GO enrichment analysis was performed for co-expressed genes. The results showed that 15 related genes screened based on differential expression at CG loci were enriched in 7 GO terms and were significant (P < 0.05) in 2 GO terms, including positive regulation of apoptotic process, apoptotic process, mitochondria, membrane components, plasma membrane, nucleus, and cytoplasm. The 10 genes screened based on differential expression at CWG loci were enriched in 2 GO terms and significant (P ≤ 0.05) in 1 GO term, including extracellular region and nucleus (Fig. 7C).
KEGG enrichment analysis showed that genes with differential methylation at CG loci were significantly enriched in 16 related pathways (P < 0.05), including taurine and hypotaurine metabolism, glycosaminoglycan degradation, base excision repair, oxidative phosphorylation, apoptosis, glutathione metabolism, arachidonic acid metabolism, thermogenesis, and lysosomes (Table 4). Genes with differential methylation at CWG loci were significantly enriched in three related pathways (P < 0.05), including glycosaminoglycan degradation, retinol metabolism, and lysosomes (Table 5).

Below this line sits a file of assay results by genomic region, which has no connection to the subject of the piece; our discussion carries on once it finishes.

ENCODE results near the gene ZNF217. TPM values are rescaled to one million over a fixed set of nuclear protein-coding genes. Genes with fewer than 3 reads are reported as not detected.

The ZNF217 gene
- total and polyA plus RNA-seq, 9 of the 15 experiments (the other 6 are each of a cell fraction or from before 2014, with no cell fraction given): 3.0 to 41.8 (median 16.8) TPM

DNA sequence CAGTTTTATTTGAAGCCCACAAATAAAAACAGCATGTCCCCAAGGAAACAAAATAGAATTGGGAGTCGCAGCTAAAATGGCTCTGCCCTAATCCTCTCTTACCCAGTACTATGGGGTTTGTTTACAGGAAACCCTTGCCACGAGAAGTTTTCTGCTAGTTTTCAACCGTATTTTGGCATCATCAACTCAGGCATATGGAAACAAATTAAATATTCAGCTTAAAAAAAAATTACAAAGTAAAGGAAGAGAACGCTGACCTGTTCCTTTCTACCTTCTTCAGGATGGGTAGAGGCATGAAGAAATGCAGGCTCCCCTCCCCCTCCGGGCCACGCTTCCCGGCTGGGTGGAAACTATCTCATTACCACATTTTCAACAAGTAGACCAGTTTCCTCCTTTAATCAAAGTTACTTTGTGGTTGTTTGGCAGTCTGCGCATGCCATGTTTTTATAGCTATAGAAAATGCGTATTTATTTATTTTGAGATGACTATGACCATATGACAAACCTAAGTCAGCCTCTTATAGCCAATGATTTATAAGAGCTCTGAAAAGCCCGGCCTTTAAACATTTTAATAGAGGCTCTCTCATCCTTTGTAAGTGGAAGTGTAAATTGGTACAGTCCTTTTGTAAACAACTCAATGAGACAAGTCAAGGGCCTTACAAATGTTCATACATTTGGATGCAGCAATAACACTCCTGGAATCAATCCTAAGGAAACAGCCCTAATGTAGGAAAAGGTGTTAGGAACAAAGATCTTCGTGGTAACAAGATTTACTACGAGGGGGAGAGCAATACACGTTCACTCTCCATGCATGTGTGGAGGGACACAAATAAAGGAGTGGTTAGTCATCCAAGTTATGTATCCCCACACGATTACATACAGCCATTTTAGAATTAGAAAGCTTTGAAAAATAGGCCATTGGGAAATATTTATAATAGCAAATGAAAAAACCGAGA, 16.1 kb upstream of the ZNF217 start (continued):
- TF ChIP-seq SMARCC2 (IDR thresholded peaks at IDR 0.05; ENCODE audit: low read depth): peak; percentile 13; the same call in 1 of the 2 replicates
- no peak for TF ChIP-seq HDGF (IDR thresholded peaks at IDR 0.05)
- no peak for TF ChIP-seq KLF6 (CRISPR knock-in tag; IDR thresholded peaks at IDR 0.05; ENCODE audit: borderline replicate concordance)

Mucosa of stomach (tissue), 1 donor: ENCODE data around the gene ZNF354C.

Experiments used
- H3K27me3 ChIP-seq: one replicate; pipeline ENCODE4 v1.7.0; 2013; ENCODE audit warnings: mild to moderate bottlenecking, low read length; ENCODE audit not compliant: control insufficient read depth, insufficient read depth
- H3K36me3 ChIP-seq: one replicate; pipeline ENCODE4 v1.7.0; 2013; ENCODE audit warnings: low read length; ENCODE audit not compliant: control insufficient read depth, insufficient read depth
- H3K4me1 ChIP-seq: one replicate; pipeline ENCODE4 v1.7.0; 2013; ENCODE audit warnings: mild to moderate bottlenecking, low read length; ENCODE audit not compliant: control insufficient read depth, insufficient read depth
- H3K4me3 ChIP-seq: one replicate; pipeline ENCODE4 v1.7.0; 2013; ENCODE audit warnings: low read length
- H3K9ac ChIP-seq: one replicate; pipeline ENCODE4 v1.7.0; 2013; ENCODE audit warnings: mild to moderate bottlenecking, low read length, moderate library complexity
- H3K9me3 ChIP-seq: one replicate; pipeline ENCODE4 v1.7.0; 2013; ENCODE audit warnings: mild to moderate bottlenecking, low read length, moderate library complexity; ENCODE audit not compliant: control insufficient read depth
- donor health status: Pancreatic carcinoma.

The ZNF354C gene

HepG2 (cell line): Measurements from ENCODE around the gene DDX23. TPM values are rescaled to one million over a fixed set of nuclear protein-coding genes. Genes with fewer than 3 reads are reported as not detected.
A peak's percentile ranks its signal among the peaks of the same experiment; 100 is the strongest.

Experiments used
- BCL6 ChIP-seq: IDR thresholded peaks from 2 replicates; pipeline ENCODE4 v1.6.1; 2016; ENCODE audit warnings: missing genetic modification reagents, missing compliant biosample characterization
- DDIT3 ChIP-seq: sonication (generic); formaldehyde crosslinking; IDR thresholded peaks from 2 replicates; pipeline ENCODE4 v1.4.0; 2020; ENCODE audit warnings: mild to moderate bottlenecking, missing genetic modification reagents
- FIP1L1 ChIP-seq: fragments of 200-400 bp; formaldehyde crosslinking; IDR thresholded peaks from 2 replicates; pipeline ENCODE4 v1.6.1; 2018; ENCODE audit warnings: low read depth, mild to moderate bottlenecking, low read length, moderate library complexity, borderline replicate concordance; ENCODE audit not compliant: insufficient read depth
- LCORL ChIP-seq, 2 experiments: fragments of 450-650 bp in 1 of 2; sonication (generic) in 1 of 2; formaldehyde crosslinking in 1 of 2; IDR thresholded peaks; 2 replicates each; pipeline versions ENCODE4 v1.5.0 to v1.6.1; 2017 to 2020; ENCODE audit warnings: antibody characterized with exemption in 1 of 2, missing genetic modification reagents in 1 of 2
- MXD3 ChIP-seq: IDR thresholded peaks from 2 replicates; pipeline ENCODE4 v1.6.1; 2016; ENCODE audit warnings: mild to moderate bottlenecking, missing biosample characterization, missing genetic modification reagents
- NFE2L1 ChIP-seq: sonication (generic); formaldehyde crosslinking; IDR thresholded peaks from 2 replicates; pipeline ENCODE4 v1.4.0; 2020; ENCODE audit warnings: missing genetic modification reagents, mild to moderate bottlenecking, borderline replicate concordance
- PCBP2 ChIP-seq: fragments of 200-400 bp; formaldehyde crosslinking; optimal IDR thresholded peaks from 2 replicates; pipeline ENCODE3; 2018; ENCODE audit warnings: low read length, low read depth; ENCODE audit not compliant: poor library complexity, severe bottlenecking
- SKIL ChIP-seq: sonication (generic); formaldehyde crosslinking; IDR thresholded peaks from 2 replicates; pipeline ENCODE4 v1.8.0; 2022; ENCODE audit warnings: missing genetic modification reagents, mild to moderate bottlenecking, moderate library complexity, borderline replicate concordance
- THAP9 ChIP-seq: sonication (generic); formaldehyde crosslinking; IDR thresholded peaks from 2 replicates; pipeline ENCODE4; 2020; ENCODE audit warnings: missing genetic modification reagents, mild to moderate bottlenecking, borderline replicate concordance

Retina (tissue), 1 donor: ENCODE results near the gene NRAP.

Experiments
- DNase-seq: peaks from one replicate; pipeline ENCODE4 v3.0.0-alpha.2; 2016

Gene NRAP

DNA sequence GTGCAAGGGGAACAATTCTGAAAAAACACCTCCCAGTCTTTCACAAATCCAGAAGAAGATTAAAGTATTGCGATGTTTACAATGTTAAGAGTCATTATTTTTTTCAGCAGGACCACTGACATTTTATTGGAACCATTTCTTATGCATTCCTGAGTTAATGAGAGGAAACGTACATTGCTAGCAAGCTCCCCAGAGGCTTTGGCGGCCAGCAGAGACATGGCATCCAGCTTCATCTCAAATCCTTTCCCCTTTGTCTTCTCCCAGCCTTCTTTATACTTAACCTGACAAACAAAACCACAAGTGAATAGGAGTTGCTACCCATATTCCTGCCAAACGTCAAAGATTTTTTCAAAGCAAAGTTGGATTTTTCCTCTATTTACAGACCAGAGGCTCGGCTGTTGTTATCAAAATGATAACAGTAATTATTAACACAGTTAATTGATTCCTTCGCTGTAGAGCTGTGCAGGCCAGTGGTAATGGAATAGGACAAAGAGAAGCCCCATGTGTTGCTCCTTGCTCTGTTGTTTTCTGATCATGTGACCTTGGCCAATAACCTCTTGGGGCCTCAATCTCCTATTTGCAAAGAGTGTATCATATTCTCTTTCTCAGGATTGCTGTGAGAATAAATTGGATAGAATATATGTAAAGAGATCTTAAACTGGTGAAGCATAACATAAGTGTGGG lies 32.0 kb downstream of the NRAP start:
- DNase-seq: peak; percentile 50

Analytical validation of key genes
Some DEGs were selected for RT-qPCR validation. The results showed that the mRNA levels of Cox7a2, PLXNA4, Slc5a3, SULT1B1, Orct, and HPSE in the high temperature group were lower than those in control urchins; the mRNA levels of GGT1, FOLH1, TMPRSS4, and HSP70 were higher in the high temperature group than in control sea urchins. The results showed that the qRT-PCR results were consistent with the transcriptome sequencing results (Fig. 7D).